My day started with walking with Jill Tracy out for coffee, so I knew it was going to be good. Then I settled in next to Lindsey Fitzharris and Jennifer of The Dead Bell for another day of morbid food for thought at the first Death Salon.
Day 2’s subject mater was all over the map. Joanna Eberstein of the Morbid Anatomy Library gave a lovely history of one of my favorite subjects: Anatomical Venuses. She read her chapter from the upcoming Morbid Anatomy book, which I cannot wait to come out!
Caitlin Dougherty of Ask a Mortician stepped away from her usual topics to ask why weren’t there devil babies during the witch purges of the middle ages. She was followed by selected Midnight Archive videos, my favorite of which was seeing Stanley Burns in front of his amazing photographic collection. Mel Gordon spoke briefly about the Grand Guignol. Paul Koudounaris showed photos of a festival in Bolivia where people bring the exhumed skulls of strangers to have them blessed. Then Richard Falk explored the history of the Mutter Museum’s Soap Lady.
The highlight of the day for me was Evan Michelson‘s surprisingly lovely recount of her visit to the Capuchin Catacombs of Palermo. She addressed the disappointment one feels after studying a historic destination for years (decades) and then finding it doesn’t resemble one’s expectations. She came around to the realization that if you’re open and still, you can often find it is better than you imagined.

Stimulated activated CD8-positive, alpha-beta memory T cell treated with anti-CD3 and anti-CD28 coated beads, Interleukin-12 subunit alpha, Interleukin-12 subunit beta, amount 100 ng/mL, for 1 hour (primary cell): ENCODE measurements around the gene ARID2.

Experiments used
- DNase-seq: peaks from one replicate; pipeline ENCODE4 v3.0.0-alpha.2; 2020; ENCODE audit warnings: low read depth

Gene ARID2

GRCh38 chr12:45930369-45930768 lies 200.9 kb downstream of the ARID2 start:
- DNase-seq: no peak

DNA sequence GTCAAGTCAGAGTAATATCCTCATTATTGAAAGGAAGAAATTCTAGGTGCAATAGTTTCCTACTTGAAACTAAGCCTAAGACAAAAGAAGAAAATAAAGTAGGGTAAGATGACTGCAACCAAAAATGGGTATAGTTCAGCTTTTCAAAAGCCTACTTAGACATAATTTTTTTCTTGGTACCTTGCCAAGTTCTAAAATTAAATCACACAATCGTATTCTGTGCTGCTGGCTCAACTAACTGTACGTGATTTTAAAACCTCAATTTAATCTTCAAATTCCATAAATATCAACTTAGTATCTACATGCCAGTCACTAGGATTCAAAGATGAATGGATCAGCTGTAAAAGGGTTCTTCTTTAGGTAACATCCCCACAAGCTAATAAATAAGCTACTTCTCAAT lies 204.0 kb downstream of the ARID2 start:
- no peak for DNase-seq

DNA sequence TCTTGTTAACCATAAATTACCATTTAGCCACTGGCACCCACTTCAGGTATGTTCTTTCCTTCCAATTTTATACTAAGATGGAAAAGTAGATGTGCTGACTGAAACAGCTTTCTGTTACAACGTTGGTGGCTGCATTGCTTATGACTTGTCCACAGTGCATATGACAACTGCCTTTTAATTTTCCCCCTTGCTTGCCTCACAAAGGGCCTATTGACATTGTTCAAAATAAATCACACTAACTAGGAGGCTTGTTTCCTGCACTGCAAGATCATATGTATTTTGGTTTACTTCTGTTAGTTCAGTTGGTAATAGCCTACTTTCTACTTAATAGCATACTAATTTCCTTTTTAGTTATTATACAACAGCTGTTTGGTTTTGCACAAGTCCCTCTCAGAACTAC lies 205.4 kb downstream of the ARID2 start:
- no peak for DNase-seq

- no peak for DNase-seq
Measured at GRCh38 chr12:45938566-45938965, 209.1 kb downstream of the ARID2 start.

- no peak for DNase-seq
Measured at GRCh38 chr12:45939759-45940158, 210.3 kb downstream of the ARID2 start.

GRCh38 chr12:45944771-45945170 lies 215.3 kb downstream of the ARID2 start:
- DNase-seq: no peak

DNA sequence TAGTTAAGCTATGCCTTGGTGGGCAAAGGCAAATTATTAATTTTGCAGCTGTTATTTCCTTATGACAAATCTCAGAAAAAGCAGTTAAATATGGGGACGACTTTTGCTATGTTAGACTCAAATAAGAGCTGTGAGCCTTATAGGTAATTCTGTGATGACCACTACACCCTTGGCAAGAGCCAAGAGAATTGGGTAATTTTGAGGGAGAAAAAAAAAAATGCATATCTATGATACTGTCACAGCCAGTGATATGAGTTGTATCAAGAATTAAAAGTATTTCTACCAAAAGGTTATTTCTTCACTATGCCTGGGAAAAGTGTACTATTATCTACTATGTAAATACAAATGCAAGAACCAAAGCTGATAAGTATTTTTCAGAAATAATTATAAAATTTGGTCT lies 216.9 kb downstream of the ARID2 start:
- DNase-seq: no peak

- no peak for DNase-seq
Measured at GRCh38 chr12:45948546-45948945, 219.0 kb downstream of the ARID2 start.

After a break — during which I ran down to Wacko and bought books, the afternoon resumed with Elizabeth Harper of All the Saints You Should Know presenting her essay about mortification amongst female saints as a perfectly logical response to enormous pressure. I liked it as much as when I read it on her blog.
She was followed by Colin Dickey, who talked about poor flayed St. Bartholomew, Vesalius, and Michelangelo. His talk also came to some unexpected conclusions.
Then Allison de Fren presented some of Gunther von Haagens’ Anatomy for Beginners, a British TV show that featured live human dissection. The video was fascinating in how it revealed and shied from its subject.
Finally, Mel Gordon showed slides of the Cabarets of Death, accompanied by spontaneous compositions by Jill Tracy. It was wonderful to see those images all put together and Jill was fabulous, appropriate, spooky, and funny. At the end, we were offered drinks from the Cabaret de Neant: cholera or cancer. I went with cholera, which tasted like mouthwash.
In the end, I was amazed, delighted, and exhausted.